Support Staff at the UoB engaged in their sixth day of strike action on Thursday 3rd October

Images by John Wimperis

This move is the latest in the dispute between the University and its support staff which began in 2018. The support staff’s trade union UNISON has expressed its continued frustration with the University’s lack of attempts to combat workers’ grievances. 

The elimination of the gender pay gap, living wage accreditation and improvements to working conditions have been UNISON’s key demands. Some members of staff reportedly depend on multiple jobs or food banks.

This prompted a letter from seven Birmingham MPs, including Jess Phillips, Edgbaston MP Preet Kaur Gill and Selly Oak MP Steve McCabe, urging the University to do more.

One low-paid member of staff, who has since quit her job at the University, wrote a letter challenging senior staff members to live on low pay for a month.

The letter claimed ‘I work on a 36 hour term on contract with the university, taking home after stoppages of £977.96, a little over what [Vice-Chancellor David Eastwood] earns in four hours.’

The Vice Chancellor has not replied to the letter, which was delivered in July.

Speaking to Redbrick on the picket lines on Thursday, the letter’s author said that this shows ‘there is a management in place that does not care.’

Money’s not the whole point of this dispute, money’s just a fraction of it

She stated, ‘money’s not the whole point of this dispute, money’s just a fraction of it. To respect your staff, you’ve got to treat them right. Not just in pay, but in everyday working life give them a bit of respect. They’re not showing their staff respect.’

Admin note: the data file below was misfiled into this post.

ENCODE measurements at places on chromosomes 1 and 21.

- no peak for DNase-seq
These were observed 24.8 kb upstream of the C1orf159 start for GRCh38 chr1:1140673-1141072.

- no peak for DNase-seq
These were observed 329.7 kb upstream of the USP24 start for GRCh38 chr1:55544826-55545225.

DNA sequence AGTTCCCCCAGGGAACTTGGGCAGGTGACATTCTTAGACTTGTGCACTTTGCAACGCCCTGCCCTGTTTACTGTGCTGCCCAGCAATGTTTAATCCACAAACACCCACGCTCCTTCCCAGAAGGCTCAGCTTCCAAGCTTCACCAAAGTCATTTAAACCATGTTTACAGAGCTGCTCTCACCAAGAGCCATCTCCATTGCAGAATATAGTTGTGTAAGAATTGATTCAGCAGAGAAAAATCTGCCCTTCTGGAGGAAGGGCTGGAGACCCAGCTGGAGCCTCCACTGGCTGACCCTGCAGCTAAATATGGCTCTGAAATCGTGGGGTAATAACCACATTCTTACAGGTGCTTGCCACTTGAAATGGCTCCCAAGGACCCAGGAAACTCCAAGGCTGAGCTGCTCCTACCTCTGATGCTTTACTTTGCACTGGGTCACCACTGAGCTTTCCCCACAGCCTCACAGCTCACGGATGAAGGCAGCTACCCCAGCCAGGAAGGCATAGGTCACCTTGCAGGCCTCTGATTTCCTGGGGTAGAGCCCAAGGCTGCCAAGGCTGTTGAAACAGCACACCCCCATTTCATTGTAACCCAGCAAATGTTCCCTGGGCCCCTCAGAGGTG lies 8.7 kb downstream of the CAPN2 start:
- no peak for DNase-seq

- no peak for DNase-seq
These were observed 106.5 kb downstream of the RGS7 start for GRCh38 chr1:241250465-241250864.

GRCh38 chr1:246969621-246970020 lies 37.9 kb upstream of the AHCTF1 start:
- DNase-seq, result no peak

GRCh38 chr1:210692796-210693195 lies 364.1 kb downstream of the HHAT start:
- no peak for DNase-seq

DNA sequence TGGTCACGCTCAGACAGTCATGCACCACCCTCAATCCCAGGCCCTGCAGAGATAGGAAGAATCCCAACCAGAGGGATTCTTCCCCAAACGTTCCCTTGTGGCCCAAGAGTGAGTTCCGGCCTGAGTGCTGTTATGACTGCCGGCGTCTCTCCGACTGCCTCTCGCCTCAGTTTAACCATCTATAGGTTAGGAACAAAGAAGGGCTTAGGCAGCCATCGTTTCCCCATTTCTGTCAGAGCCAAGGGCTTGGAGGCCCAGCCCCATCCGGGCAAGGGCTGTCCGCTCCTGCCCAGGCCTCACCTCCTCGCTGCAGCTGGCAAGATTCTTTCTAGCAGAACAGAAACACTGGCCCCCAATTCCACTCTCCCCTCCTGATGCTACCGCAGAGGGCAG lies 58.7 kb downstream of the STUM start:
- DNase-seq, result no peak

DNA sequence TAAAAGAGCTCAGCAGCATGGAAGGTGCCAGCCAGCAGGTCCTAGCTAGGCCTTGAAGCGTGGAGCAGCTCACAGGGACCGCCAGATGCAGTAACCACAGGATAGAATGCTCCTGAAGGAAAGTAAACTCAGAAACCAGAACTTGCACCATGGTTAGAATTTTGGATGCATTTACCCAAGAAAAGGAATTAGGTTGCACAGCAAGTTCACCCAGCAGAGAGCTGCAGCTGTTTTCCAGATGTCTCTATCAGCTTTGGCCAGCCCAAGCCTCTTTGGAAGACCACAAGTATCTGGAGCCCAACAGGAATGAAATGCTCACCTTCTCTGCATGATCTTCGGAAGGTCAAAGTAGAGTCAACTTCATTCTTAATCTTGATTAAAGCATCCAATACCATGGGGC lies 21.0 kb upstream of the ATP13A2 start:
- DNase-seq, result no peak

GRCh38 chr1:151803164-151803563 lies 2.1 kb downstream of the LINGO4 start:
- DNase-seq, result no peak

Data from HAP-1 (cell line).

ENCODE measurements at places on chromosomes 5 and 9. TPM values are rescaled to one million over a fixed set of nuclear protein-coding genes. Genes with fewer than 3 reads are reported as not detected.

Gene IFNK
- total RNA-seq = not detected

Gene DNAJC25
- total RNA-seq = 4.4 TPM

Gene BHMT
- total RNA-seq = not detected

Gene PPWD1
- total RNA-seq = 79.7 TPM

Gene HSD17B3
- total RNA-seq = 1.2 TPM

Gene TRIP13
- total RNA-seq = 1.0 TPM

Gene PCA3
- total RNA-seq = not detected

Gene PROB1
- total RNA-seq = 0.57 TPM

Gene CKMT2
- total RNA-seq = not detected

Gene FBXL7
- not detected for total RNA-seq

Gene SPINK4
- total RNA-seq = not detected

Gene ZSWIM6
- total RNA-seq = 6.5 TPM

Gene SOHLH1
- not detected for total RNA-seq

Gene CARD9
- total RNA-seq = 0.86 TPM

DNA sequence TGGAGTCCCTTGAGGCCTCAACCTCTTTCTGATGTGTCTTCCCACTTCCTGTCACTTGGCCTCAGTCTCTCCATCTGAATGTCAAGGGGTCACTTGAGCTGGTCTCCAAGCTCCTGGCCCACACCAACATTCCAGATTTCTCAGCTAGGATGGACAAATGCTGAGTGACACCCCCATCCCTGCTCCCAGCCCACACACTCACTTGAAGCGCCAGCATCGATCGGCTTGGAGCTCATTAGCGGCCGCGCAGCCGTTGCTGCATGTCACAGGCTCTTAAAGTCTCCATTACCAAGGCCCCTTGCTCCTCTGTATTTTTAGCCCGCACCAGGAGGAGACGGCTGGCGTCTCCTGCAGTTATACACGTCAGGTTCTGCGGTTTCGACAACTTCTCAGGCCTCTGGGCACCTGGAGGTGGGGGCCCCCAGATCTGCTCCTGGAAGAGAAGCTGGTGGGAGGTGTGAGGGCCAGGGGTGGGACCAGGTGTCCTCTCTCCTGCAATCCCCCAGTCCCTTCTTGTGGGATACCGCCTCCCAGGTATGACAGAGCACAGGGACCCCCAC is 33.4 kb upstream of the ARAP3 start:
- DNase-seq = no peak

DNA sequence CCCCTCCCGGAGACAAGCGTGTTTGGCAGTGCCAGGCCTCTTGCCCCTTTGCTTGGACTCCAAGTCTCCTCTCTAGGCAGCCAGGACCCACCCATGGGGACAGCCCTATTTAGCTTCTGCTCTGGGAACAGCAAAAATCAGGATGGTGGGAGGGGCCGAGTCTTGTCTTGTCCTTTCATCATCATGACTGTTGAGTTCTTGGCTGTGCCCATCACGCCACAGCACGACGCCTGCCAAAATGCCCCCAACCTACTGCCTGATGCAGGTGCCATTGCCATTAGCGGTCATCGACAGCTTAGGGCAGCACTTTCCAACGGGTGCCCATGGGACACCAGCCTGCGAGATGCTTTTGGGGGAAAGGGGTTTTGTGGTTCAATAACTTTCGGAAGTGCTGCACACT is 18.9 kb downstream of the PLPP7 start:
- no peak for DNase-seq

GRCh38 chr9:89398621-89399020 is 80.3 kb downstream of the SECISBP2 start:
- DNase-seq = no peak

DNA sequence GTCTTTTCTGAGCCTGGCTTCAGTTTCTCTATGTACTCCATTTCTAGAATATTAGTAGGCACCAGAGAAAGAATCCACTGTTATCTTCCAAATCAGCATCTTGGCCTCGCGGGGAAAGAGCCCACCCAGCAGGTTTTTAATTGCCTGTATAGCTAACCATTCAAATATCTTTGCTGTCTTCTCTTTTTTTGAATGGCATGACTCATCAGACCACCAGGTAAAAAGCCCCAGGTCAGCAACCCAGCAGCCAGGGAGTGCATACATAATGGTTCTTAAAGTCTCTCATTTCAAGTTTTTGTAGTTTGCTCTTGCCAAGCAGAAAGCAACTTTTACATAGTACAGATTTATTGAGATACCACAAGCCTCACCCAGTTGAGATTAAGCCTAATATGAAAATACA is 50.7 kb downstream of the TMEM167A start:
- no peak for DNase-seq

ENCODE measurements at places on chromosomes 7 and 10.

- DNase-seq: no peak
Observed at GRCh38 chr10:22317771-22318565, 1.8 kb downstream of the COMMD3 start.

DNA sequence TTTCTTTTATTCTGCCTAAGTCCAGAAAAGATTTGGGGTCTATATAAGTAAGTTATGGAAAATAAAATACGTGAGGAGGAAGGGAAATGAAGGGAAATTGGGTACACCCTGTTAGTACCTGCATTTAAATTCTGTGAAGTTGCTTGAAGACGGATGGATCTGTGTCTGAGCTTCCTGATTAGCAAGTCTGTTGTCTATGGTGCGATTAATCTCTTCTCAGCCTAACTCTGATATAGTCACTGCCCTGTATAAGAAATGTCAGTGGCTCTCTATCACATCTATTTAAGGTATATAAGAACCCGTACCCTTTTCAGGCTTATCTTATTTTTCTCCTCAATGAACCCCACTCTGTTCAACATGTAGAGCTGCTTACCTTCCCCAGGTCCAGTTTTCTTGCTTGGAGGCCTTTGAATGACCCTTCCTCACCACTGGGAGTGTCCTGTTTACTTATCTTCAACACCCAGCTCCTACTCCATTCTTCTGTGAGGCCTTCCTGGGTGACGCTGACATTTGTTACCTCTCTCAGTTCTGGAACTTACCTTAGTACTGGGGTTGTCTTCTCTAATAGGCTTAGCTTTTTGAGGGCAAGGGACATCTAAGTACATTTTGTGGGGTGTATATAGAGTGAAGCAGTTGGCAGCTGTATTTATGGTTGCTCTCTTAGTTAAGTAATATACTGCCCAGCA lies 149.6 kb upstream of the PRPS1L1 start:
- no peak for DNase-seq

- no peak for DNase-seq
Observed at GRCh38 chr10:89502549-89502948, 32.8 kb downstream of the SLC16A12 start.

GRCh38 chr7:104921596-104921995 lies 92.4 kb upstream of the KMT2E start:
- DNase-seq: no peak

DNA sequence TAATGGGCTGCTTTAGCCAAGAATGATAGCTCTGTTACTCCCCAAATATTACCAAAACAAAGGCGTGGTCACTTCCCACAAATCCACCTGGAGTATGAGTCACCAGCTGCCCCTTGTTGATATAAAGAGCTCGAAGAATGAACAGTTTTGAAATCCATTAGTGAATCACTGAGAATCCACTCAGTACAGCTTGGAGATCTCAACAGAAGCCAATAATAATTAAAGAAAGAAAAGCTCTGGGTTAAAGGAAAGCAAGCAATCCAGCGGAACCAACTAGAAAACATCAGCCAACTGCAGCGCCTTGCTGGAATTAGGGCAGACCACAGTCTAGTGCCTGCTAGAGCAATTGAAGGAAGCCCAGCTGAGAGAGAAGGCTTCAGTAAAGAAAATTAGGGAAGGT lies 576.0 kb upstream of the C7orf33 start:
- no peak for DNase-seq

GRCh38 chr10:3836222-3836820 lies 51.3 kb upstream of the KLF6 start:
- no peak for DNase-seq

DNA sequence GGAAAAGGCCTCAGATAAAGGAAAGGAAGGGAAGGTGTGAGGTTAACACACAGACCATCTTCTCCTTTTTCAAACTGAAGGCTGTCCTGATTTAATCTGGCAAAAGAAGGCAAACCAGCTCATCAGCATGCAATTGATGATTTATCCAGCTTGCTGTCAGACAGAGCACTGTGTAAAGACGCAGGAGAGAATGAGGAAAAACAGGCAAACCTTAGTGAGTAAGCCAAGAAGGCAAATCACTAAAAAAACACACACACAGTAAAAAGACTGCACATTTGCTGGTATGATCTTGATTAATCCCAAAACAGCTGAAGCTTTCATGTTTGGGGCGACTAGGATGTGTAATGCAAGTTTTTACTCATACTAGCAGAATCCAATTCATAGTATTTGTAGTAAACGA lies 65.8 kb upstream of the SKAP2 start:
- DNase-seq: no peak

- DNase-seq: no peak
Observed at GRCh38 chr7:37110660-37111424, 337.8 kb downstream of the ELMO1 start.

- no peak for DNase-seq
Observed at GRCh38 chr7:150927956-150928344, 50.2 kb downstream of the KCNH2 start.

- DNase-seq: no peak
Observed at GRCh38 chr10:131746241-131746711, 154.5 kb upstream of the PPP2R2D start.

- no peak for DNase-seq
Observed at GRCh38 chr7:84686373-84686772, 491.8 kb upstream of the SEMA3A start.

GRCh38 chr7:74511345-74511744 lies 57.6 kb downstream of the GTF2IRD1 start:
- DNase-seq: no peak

‘I worked my backside off putting money in that till every day, running a café single-handedly on my own in a school of over 3,000 students. […] They’ve cut the quality of the products that we serve. We’re the ones that take the backlash from that from the students […] that are paying more for cheaper products.’

The letter’s author, who asked to be named only as Donna, worked in the cafe in the Business School before walking out three weeks ago.

The Vice-Chancellor has been depicted in strike literature as an old school swindling villain in a 60s western.  

Paul Mahler of hospitality reiterated how people are having to undertake multiple jobs and the pay gap between support staff and the Vice-Chancellor. He said, ‘Nobody wants the Vice-Chancellor not to be paid well… but… we’re not asking the world when [he] can get an £80,000 bonus.’

We’re not asking the world when [he] can get an £80,000 bonus

Another striker, who works as an administrator in the School of Pharmacy also took this stance; ‘I love my job and I love the students. It’s a diabolical shame that the University abuses this loyalty in that massive pay gap.’

Grievances over pay and conditions brought deep emotion to the forefront of the dispute. This administrator also highlighted how ‘It’s the cleaners and caterers we rely on’, while Mahler stated that ‘most of these people are invisible to students.’

A striking administrator in Modern Foreign Languages said that the university should not be ‘dragging its feet’ with regards to the living wage accreditation, as ‘it’s got a worldwide reputation, it should show how to treat all its staff.’